|Uh-Oh... That Time's Coming Again
Walt C. Snedeker
Just when things begin to look normal around here, I have to go
and notice that since Summer Is Definitely Here, then it is obvious
that Fall Must Be Just Around The Corner. And we all know what that
means. Well, some of us know what that means. For those of you who
are somehow out of the loop, it means that deer huntin' season is
It follows, then, that preparations must be made. And soon. Why,
it's only four or five months before opening day! The Fabled PC
is tolerant of this sort of behavior. She no longer tells the boys
that "Daddy is going out to murder Bambi". The boys are
both grown up and gone, now. Strangely, neither one of them has
ever had the slightest desire to go deer hunting.
Being able to respond to unusual situations is necessary if one
is to qualify as a competent hunter. Back when the boys were little,
I took them out quail hunting. When a flock (insiders call it a
covey) of them suddenly took off right in front of us with a roar,
I nervously jerked the trigger. Unfortunately, all I hit was a frog.
My boys had to be reassured. I spoke in a calm, manly way:
"Well, at least I knocked his feathers off."
Folks that know us say that as couple, we remind them of psychotherapy.
She sighs a lot when I begin my preparations, but deep down she
knows that I have to get out and do my Nature thing.
This year, the plan is to use a new strategy. Instead of trying
to sneak carefully through the woods (and every year getting terrified
and lost), the services of a guide will be retained. This expensive
decision was arrived at mutually between my dainty bride and Your
Humble Obedient. It's not that I am not a good tracker -- oh, no.
Last year I followed these tracks into a cave -- and shot a train.
But the Fabled PC has insisted that I get a little more organized.
I suppose that it comes from the fact that for forty years, I've
gone different places without anything to show for it except the
usual pats on the shoulders and head from the Forestry Service folks
when they have found me and delivered me safely back home.
But this year is different. Not only am I going to be hunting deer,
but I am also getting set up to bring home a bear. The advertisements
for the hunting lodge have woven a spell which is irresistible.
I've reread them a hundred times already, trying to glean hidden
extra tidbits from the phrases. "Best Hunting In North America!"
"We'll Take You To Your Very Own Deer Stand!" That means
that if I don't climb down, I can't get lost. Much. Wow. I wonder
if they'll get a few hundred South Carolina natives in a long line
to drive the deer past me...
Now I realize, Gentle Reader, that you may not be one of those people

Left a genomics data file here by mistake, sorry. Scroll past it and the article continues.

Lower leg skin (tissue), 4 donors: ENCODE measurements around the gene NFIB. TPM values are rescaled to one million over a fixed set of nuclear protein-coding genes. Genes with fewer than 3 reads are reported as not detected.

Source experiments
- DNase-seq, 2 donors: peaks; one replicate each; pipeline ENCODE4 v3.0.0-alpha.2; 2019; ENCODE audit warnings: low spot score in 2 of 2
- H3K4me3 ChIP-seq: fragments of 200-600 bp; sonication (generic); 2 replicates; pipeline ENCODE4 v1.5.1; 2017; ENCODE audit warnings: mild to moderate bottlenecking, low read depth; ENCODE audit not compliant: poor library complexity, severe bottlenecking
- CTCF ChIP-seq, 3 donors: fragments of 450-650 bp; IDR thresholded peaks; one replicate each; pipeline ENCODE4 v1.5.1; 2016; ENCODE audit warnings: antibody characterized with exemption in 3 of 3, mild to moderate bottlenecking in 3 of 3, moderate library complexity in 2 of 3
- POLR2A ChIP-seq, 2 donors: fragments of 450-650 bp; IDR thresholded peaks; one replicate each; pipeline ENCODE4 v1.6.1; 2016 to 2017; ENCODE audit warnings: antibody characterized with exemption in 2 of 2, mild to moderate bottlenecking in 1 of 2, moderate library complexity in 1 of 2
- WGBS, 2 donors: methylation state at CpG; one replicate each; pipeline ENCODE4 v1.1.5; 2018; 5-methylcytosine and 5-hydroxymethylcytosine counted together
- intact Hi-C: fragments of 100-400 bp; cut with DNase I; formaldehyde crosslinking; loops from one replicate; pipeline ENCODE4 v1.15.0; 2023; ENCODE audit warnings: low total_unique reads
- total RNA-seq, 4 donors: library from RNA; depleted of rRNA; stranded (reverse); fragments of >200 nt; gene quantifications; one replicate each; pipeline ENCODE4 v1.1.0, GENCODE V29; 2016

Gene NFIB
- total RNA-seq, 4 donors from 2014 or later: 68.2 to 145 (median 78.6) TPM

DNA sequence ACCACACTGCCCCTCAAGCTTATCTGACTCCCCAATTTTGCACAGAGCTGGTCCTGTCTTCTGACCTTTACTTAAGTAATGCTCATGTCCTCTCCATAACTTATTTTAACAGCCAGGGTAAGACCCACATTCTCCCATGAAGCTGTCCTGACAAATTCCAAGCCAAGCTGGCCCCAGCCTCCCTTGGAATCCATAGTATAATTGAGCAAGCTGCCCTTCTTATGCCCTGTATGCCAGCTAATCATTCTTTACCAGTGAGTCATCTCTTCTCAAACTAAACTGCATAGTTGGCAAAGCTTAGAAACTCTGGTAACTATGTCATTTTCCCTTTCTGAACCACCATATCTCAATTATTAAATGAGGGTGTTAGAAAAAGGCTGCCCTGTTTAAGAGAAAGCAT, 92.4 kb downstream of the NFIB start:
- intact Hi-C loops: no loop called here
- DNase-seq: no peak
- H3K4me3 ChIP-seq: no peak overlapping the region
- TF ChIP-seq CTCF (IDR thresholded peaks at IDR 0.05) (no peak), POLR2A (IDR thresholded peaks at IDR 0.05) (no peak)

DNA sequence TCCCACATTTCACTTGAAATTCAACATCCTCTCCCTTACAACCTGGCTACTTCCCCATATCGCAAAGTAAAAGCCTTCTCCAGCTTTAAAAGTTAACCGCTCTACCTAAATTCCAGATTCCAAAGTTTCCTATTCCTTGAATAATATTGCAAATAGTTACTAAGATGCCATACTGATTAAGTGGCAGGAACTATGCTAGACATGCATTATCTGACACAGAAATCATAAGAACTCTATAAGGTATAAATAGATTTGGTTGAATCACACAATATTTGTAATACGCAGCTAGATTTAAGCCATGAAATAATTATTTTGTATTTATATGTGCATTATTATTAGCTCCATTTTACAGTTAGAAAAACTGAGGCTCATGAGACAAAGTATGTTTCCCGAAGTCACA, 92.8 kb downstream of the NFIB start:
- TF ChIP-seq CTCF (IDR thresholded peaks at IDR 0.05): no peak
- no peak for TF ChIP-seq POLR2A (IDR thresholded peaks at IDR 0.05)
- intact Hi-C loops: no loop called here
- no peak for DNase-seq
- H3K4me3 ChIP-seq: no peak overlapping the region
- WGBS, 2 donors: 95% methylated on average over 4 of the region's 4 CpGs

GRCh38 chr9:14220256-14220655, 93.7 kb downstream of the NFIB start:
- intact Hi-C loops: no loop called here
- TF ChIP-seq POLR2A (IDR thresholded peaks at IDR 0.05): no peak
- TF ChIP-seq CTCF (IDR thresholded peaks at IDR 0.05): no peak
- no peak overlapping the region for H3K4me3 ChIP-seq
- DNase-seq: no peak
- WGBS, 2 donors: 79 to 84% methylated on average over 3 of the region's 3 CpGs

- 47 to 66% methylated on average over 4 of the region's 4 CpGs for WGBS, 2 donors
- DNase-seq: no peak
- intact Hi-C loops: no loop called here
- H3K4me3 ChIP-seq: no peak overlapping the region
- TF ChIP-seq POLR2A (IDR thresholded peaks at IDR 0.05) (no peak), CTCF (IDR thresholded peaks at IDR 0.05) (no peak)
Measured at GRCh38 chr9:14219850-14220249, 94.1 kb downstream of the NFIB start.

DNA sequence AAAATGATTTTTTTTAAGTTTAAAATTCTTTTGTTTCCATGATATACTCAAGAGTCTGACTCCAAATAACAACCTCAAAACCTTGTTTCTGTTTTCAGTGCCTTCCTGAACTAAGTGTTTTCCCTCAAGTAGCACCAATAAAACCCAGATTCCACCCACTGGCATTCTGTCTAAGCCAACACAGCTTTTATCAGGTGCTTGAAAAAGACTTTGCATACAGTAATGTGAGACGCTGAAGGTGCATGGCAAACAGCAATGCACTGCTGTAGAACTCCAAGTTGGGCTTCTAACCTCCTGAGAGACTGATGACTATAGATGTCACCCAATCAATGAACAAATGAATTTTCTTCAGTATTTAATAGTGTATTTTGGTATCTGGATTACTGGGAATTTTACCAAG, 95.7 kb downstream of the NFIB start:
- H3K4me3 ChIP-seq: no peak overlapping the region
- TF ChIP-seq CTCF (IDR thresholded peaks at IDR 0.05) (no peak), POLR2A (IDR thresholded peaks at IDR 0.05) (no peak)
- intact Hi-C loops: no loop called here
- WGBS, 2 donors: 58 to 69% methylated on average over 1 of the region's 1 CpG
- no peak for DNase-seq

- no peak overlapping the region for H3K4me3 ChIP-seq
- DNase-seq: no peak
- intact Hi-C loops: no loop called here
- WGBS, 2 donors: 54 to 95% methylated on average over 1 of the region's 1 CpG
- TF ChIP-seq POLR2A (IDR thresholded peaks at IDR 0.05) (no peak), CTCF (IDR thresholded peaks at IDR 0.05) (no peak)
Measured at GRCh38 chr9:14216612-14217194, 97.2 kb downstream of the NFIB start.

that secretly feel as if they were born a couple of centuries late.
You may even have a bumper sticker that reads: "Support The
Right To Arm Bears!" But all I have to do is look at that stuffed
bear in our living room that reminds me of my uncle. When folks
ask me what it's stuffed with, I confess: "my uncle".
But I would much prefer to finally come home with a deer. For the
last 35 years of wedded bliss, each deer season I have dreamed of
being able to drag this monstrous deer into the kitchen -- horns,
hooves, and all. I'd plop it on the kitchen table before my astonished
redhead, and wander into the shower, saying casually over my shoulder:
Hasn't happened yet. (*sigh*) But now it looks like I can sit in
my Very Own Deer Stand and do more than just collect dust. I will
have a good chance of coming home with a genuine buck.
Speaking of bucks, all I have to do now to get up enough money to
be allowed to sit in My Very Own etc. is collect about six and a
half tons of aluminum cans from the roadsides of Broward County
between now and October. That looks to be a tad difficult.
Another way to raise the dough might be to advertise as a handyman-for-hire.
For some reason, my darling redhead is adamant that I shouldn't
even consider doing this. I just don't see why she is so worried
about our liability insurance limits...
Ah! An inspiration! Just yesterday, as I was stopped on the Commercial
Boulevard off-ramp from Route 95, a raggedy guy came up to my car
window and asked me for $2 for a sandwich.
"I dunno," I answered, "lemme see the sandwich."
Out of curiosity, I asked him what his take was on an average day.
His answer was, "Oh, about twenty to thirty bucks. An hour."
I'm moving in on his territory for the next couple of months. So
if you see a somewhat out of shape haggard-looking guy standing
there with a "Will Hunt For Food" sign, toss him a few